in the end i just shook my head & reminded myself that you get what you pay for.


Paul said...

the heb in austin sounds like the walmart supercenter on dunvale in houston (ok maybe not as bad as this walmat). i avoid this walmart like a plague and use in cases of hungry & food shortage emergency (only 24hr store nearby until we found a 24hr krogers). first you have to drive through the obstacle course of carts left abandoned in the parking lot. then you play frogger dodging the tumbleweeds of plastic bags to get to the door. then you have to wait in line of 20 since only two cashiers are open at night.

rarely do most regular grocery chains ask consumers whether paper or plastic. it keeps their costs low since plastic bags cost 2 cents vs recycled/regular paper bags around 4-5 cents. however paper bags may become the standard again in the future. san fran recently banned plastic bags and requires grocery chains to use either recycled paper bags or compostable plastic (~8-10cent) bags made from corn. many other cities may soon follow.

Brian Kirk said...

i am a big fan of the paper & recycling! in many countries stores charge a "tax" if you want a bag.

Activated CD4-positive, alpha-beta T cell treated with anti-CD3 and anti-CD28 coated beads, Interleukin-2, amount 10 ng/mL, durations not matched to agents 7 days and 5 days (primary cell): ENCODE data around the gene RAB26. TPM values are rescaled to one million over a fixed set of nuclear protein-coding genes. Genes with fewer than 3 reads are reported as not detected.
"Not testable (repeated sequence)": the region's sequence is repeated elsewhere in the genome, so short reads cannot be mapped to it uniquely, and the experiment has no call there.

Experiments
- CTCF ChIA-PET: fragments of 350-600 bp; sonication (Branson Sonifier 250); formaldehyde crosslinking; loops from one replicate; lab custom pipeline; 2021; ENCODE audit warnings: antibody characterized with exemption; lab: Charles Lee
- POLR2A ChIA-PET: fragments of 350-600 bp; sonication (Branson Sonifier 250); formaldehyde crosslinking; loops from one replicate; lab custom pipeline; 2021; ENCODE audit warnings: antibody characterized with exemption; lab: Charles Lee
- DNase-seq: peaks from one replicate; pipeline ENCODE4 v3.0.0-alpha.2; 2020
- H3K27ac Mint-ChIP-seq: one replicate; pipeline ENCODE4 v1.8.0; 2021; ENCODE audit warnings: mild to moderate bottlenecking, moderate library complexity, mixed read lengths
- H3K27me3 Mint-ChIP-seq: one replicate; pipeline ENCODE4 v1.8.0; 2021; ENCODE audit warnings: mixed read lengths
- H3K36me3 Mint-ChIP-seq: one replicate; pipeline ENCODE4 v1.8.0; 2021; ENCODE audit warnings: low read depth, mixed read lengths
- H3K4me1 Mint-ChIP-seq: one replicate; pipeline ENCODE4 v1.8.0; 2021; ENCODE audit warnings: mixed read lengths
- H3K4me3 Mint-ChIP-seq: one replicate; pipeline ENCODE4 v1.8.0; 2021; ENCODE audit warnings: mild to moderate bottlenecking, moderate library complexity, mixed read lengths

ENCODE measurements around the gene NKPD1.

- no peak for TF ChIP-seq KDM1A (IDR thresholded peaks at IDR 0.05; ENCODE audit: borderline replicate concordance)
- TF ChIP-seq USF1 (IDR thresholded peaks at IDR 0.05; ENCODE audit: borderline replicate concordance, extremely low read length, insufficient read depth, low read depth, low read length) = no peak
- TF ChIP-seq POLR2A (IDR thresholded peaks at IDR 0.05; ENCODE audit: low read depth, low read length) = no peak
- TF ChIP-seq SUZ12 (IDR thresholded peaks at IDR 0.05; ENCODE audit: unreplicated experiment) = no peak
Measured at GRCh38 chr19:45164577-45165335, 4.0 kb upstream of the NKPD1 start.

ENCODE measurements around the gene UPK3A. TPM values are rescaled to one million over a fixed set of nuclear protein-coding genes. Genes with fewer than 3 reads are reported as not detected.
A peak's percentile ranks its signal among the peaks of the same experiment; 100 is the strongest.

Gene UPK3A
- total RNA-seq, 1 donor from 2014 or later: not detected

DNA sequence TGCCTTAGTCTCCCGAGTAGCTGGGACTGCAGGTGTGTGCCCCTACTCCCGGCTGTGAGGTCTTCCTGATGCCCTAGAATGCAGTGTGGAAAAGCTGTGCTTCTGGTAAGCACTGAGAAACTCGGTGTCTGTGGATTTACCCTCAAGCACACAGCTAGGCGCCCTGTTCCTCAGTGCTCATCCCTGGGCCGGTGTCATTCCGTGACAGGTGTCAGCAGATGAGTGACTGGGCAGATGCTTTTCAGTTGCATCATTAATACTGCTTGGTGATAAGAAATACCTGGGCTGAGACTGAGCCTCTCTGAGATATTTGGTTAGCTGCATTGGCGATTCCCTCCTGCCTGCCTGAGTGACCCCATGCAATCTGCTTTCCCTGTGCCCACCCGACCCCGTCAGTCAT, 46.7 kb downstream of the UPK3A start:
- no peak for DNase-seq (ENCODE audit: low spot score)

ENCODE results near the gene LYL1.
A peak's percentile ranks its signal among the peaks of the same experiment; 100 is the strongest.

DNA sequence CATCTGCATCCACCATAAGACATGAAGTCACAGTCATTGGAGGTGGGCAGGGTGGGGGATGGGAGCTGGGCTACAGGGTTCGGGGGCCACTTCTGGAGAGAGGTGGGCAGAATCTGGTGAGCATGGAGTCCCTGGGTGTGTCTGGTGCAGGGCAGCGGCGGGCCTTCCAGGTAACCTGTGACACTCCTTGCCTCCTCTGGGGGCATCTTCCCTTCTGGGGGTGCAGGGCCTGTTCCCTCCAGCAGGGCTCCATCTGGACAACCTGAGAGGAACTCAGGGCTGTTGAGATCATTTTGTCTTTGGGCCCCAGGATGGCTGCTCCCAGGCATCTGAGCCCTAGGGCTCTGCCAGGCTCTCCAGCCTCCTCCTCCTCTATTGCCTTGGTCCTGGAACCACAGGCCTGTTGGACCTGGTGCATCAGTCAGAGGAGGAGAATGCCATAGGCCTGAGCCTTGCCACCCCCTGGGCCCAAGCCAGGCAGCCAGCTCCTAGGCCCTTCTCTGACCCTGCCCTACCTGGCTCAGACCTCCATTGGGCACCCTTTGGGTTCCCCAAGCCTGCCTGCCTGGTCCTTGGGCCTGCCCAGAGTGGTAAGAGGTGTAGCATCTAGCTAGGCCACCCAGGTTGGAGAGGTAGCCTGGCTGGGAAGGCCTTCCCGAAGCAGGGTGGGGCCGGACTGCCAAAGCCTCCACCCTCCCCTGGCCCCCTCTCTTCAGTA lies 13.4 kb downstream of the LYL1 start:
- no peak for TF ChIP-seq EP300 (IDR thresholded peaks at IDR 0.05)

too many companies will cut corners these days & sacrafice both service & quality to save a dime. while i know there has to be some balance with things - i think HEB, walmart, etc. take it to far. again - you get what you pay for though :)

Paul said...

i am all for recycling and willing to pay more on food prices if the grocery places will use biodegradeable plastic or recycled paper bags. they say only 1% of the plastic bags are ever recycled. i get tired of seeing littered plastic bags. problem with the compostable plastic bags is that it can damage recycling machines if it gets mixed with recycled materials such as paper.

Jeremy said...

I do a lot of my shopping at HEB. If the produce sucks I make the trip to Whole Foods or Central Market if needed. I also hit Whole Foods for my beloved VitaSpelt Pasta (yummm).

My wife, Nicole, and I usually go shopping together. I unload the cart and she insists on bagging. I try to group like things together... And Nicole bags things to a reasonable weight since we are on the 3rd floor.

Eryn said...

what type of figs do you get at HEB.....i always look for fresh ones but sometimes I can't even find those at Whole Foods (have to tackle them at the right season I guess)

Brian Kirk said...


we pick up most of our veggies & meats at central & everything else at whole foods to include my beloved "tuna heavan" vegan spread. i got your back on the vita spelt pasta bro. it kicks a$$!


we buy sun-maid california mission figs. every so often we buy the dry fruits from whole foods/central market but to often they are too dry & also too pricey. one bag of the sun-maid brand last me about 5 or 6 days because i use them in my morning oatmeal along with a banana & any other fresh berries (strawberries, blackberries, etc.) we have in the house. if you can't find them at HEB it's probably because i just bought them all. when we got to HEB we buy like 10 bags at a time just so we don't have to come back any time soon.